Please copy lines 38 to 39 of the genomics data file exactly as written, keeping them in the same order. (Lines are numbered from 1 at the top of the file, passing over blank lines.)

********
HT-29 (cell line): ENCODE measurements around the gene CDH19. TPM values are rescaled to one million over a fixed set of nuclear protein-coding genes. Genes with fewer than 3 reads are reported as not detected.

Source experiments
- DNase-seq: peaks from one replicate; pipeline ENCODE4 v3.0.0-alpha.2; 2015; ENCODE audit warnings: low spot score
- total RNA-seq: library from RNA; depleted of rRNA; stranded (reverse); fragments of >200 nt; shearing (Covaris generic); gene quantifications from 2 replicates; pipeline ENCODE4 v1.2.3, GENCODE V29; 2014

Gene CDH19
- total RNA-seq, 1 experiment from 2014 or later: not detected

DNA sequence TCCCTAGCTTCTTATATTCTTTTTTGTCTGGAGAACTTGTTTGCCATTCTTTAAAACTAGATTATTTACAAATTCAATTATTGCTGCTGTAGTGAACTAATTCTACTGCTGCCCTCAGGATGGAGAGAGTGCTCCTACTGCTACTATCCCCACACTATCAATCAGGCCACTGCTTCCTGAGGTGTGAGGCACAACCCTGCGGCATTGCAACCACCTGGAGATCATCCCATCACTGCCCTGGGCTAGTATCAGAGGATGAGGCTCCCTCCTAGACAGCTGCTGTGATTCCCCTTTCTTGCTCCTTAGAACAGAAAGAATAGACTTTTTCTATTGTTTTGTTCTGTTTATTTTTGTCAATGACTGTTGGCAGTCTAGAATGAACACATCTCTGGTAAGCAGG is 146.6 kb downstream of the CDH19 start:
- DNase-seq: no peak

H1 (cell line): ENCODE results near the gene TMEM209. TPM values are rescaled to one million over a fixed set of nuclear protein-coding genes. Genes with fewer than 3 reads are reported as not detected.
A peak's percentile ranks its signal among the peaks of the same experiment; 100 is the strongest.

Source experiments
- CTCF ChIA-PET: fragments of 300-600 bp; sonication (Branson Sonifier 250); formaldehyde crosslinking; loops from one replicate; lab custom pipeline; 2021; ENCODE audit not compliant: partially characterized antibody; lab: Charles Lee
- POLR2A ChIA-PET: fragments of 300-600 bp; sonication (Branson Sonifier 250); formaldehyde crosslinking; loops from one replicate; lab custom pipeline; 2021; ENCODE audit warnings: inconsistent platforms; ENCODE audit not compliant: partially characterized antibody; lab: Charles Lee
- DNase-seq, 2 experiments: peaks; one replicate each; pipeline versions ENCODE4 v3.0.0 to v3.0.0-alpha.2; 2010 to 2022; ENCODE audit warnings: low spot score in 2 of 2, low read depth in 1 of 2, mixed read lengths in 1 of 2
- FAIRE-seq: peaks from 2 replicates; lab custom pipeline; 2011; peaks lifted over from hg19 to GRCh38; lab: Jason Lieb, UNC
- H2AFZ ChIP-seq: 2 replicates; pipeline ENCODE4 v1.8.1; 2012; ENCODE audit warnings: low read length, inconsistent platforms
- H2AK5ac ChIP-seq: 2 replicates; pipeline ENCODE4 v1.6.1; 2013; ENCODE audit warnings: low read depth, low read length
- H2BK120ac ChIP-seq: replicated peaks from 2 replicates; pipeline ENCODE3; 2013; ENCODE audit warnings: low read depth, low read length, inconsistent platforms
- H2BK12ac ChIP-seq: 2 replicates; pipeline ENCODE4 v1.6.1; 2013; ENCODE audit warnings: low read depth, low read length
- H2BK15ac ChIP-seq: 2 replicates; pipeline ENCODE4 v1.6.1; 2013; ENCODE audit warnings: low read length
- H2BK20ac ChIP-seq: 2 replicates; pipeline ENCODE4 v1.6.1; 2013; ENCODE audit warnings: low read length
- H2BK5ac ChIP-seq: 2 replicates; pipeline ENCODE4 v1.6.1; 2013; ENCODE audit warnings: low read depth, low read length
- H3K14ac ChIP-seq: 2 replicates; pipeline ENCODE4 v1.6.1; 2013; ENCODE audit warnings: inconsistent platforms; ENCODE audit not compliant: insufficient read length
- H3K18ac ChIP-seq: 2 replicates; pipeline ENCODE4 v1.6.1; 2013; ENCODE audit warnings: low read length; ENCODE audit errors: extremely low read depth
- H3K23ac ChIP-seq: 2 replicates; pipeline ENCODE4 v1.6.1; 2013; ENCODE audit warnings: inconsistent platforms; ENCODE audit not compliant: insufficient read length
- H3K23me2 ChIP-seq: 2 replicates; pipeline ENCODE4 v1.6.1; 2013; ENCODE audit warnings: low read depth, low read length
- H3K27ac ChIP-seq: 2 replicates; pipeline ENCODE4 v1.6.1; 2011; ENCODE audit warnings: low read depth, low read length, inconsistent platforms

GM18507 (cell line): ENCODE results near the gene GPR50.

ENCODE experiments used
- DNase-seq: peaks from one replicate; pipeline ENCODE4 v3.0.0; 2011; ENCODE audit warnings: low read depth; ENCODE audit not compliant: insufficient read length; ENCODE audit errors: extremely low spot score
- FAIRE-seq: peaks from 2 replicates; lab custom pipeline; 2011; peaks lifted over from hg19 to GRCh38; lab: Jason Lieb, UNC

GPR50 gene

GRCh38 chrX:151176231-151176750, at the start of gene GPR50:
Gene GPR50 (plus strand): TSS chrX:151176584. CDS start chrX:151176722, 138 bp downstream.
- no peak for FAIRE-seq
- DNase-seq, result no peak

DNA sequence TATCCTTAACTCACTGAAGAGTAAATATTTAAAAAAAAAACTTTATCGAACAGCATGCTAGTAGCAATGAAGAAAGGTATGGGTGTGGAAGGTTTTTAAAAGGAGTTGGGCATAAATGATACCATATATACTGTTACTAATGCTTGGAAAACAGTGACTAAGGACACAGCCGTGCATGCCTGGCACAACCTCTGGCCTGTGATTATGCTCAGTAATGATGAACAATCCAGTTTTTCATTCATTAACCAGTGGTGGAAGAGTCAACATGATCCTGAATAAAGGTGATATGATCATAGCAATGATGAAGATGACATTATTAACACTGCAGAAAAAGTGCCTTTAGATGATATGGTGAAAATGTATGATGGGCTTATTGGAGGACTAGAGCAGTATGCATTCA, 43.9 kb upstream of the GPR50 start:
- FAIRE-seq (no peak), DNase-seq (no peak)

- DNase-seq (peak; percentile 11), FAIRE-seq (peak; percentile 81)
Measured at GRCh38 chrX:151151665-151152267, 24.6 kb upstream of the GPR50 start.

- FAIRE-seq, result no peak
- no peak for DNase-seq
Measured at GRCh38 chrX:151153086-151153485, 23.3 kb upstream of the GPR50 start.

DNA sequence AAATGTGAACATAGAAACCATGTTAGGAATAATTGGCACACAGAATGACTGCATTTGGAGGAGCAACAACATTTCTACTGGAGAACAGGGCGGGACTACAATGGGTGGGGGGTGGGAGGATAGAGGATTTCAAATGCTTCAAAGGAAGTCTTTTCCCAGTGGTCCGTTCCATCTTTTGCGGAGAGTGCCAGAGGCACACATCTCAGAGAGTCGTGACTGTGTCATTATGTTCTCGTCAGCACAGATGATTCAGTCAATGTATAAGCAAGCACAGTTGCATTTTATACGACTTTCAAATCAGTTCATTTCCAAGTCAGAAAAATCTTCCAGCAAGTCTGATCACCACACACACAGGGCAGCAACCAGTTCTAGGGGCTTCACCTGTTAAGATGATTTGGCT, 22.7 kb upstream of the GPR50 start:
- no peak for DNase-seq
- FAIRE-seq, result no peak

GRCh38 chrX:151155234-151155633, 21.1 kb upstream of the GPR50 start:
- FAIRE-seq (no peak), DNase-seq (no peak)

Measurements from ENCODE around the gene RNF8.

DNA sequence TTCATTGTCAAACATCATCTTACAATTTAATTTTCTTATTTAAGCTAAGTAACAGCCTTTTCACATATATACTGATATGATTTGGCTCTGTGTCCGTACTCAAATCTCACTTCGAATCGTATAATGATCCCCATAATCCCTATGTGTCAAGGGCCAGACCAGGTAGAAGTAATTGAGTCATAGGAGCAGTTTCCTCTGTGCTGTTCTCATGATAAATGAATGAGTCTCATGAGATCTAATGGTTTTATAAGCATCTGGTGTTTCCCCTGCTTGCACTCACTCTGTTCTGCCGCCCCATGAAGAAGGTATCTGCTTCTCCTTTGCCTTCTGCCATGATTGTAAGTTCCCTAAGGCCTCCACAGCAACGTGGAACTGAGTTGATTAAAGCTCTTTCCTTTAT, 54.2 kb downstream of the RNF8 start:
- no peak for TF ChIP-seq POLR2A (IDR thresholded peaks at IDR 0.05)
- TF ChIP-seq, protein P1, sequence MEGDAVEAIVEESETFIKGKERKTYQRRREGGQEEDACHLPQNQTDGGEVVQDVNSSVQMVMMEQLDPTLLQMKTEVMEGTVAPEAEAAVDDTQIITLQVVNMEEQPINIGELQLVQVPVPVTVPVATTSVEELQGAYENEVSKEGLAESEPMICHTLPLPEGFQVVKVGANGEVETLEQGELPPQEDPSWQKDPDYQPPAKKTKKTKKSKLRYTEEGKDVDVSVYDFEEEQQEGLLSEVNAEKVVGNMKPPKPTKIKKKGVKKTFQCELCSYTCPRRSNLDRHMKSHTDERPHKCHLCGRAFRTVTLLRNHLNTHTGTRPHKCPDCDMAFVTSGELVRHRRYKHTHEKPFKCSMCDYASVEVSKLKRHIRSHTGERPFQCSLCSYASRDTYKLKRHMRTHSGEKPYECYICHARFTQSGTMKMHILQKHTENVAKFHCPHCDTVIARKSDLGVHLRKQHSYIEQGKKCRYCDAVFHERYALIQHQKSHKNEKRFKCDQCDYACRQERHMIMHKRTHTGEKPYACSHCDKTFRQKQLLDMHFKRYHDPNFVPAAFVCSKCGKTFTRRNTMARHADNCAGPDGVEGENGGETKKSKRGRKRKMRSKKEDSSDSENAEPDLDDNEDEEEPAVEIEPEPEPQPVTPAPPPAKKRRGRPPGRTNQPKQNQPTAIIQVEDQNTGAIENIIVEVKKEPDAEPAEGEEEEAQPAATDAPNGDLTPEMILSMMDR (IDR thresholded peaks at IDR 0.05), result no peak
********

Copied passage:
- FAIRE-seq (no peak), DNase-seq (no peak)

- DNase-seq (peak; percentile 11), FAIRE-seq (peak; percentile 81)